Sewer rates could be going up 6.3% soon in Kitsap County.
County Commissioners will hold a public hearing Oct. 23 on the new sewer rate schedule.
The Sewer Utility division of Kitsap County Public Works recently conducted an analysis and is proposing increases across the board for 2024 and 2025.
The proposed rates are to cover operation and maintenance costs as well as provide required revenues to cover future bonds and loans funding capital improvement projects, the county’s website states.
Monthly sewer charges for single-family residents are $92.24 but are proposed to increase to $98.06 in 2024 and $104.25 in 2025. Monthly rates for multifamily residential are $73.52 and could increase to $78.16 in 2024 and $83.09 in 2025.
Commercial and industrial rates are $0.131 per cubic feet of water and are proposed to increase to $0.139 in 2024 and $0.148 in 2025. Increases are also anticipated for restaurants. Current monthly rates are $0.209 per cubic feet of water and could increase to $0.222 in 2024 and $0.236 in 2025.
Navy Yard City monthly sewer rates are also proposed to increase. Monthly single-family residential rates are $83.02 and could increase to $93.16 in 2024 and $104.25 in 2025. For multifamily residential, monthly rates are $66.17 but could increase to $74.25 in 2023 and $83.09 in 2025.
Same goes for commercial and industrial. Current monthly rates are $0.118 per cubic feet of water and could increase to $0.132 in 2024 and $0.148 in 2025. For restaurants, the monthly rate is $0.188 per cubic feet of water but could increase to $0.211 in 2024 and $0.236 in 2025.
Compared to other local jurisdictions, the county’s proposed monthly sewer rate for single-family residential in 2024 is on the high side at $98.06. Bainbridge Island’s monthly rate is $105.20, followed by Poulsbo at $87.62, Port Orchard at $81.50, Bremerton at $74.96 and West Sound Utilities at $67.68.
A senior/low-income discount is given to customers who meet the assessor’s criteria for the Senior/Disable Exemption on property taxes. Their discount on sewer accounts is 25%.
The Sewer Utility is funded through fees from ratepayers—98% comes from residential customers. Services paid for by sewer fees include:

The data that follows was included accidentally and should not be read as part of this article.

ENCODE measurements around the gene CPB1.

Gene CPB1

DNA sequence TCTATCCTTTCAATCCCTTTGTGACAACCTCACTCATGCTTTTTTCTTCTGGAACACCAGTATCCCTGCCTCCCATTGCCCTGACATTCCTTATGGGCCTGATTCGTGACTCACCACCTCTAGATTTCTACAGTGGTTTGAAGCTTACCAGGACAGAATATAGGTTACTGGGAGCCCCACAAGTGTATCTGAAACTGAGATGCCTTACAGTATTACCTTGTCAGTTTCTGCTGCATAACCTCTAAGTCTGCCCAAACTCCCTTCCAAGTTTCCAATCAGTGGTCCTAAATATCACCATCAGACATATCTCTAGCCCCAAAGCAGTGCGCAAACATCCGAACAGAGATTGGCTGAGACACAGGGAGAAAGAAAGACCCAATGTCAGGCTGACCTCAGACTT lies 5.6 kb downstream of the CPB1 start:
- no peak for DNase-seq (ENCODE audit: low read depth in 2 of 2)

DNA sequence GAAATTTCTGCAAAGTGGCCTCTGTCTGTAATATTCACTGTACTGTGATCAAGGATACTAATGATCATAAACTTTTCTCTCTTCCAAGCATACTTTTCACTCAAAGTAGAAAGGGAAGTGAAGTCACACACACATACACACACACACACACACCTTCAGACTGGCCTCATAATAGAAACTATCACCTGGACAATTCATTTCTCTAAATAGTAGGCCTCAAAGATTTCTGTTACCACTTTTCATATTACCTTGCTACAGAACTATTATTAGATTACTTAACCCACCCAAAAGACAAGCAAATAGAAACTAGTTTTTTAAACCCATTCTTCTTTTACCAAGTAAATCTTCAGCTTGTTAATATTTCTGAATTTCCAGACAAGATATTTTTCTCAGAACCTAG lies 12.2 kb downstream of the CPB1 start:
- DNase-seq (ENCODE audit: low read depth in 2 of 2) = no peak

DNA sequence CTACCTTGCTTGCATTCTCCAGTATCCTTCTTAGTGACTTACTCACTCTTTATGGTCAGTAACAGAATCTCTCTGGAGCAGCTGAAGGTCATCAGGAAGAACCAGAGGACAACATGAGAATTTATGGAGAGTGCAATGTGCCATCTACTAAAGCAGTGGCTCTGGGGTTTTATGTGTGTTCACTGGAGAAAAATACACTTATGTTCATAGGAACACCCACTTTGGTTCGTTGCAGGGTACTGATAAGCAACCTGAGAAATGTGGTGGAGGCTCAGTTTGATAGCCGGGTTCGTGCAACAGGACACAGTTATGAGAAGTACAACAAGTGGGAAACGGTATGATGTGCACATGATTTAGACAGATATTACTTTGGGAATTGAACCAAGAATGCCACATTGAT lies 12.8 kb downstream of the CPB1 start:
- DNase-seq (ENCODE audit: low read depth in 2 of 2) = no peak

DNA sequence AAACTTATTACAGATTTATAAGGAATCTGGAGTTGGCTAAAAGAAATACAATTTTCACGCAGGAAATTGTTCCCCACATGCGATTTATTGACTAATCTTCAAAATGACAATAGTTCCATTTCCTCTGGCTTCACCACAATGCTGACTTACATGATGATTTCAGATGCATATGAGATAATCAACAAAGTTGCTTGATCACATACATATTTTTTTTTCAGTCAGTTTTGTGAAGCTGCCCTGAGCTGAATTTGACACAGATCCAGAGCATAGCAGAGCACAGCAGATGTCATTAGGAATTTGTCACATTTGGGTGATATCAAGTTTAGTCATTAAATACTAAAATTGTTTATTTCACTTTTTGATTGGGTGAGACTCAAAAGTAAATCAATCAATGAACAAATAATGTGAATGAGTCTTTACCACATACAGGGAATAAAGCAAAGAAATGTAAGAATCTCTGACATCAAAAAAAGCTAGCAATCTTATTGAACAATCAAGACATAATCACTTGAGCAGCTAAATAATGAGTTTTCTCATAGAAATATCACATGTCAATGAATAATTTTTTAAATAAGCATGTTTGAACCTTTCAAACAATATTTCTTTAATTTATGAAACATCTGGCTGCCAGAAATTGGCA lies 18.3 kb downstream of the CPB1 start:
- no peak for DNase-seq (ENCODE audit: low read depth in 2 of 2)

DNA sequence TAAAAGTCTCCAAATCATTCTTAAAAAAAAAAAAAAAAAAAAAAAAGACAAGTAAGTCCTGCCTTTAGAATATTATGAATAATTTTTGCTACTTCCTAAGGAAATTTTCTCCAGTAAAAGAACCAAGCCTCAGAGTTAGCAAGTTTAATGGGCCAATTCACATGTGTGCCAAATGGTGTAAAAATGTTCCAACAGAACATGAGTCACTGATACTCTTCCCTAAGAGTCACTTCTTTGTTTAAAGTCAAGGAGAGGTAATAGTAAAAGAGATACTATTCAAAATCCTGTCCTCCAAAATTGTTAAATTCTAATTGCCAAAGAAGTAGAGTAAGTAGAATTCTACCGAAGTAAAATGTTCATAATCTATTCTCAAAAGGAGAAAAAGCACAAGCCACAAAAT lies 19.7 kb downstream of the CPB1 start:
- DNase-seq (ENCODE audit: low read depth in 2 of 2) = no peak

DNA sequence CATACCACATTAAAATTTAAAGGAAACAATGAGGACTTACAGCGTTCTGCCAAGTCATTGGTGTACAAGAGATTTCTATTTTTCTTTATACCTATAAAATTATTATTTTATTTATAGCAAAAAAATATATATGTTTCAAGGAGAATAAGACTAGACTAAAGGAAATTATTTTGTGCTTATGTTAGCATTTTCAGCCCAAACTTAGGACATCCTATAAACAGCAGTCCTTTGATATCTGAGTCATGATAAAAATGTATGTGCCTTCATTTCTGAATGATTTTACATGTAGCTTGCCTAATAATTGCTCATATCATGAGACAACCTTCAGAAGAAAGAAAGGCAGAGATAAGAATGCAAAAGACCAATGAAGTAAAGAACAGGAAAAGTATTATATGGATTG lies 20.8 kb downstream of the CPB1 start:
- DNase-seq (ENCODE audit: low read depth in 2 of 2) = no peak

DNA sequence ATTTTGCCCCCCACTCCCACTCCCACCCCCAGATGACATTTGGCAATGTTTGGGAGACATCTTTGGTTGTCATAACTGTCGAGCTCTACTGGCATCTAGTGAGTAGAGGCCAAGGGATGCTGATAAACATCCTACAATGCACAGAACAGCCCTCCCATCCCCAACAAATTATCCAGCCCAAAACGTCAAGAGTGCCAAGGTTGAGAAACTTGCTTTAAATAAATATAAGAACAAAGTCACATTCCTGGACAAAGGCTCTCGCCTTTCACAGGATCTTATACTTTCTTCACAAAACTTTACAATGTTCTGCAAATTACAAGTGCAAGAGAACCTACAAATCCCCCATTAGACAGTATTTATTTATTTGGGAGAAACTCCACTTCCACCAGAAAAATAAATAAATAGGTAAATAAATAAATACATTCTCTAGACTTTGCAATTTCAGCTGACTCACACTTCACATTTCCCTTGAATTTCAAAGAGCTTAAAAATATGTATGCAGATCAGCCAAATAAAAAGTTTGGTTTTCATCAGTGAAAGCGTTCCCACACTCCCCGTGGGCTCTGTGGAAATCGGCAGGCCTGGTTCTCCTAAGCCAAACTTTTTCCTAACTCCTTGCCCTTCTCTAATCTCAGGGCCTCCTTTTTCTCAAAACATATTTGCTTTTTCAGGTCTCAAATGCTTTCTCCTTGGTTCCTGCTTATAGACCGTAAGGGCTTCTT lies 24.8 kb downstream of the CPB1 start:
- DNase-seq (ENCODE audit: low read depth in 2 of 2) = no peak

- Operating four sewage treatment facilities with state-certified operators, laboratory analysts, and technical staff to meet state and federal requirements. The treatment plants have received numerous awards.
- Maintenance, repair and replacement of all mechanical and electrical equipment at the county’s sewage treatment plants and 64 sewage pump stations. Properly maintained equipment reduces energy use and provides for a more efficient conveyance system.
- Collections, repair and replacement of 152 miles of gravity pipe, 48 miles of pressure pipe and five miles of outfall (discharge) pipe, along with associated appurtenances such as 3,760 manholes throughout the county. Collections staff rotate to provide 24-hour emergency response.
- Engineering review and construction inspection of developer-funded sewer system designs to ensure compliance with county and state standards and codes. Manage assets and permit property owners to connect to the county’s sewer systems.
- Administration of the Sewer Utility programs, including billing, customer service, adherence to county and state regulations, and education and outreach to the public.
- Bond obligations – annual payments for revenue bonds the Sewer Utility has issued to construct large capital projects. The term of the bonds is typically 20 years.
- Capital projects to upgrade outdated infrastructure, most of which is 45+ years of age, improvements to manage future energy use, meet changes in regulation requirements, and increase sewer system capacity for the county’s growing population.
Capital projects completed or under construction in 2023 include:
- Solids Facilities upgrades: Repairs to digesters at Central Kitsap Treatment Plant necessary for health and safety of employees and to maintain the biosolids permit while long-term solids facilities are evaluated. Estimated cost $65.3 million.
- Bangor/Keyport forcemain replacement: Replace five miles of forcemain from Bangor base to the CK Treatment Plant in Brownsville. A portion of this forcemain from Highway 308 to CKTP includes Poulsbo and Keyport base sewage flows. Estimated cost $23 million.
- Pump Station 4 and conveyance improvements: The project will increase capacity and upgrade the station at Fredrickson and Bucklin Hill roads in Silverdale. Also includes replacement of gravity sewer main and piping along portions of those roads, along with portions of Carlton and Lowell streets and McConnell Avenue. Estimated cost $12.16 million.
- Silverdale Pump Station upgrades: This is part of a larger project to replace and upgrade outdated sewer infrastructure in Silverdale. Estimated cost $6.29 million
- CK Treatment Plant upgrades: Replacement of inefficient and obsolete HVAC systems for the accredited laboratory, the headworks building, and the process building. Estimated cost $1.75 million.
- Suquamish Treatment Plant pipe replacement: Replacement of deteriorated process piping throughout the plant. Estimated cost $1.5 million.
- Chico Creek Bridge forcemain replacement: Move forcemain in roadway to new bridge installed by state Department of Transportation. Estimated cost $350,000.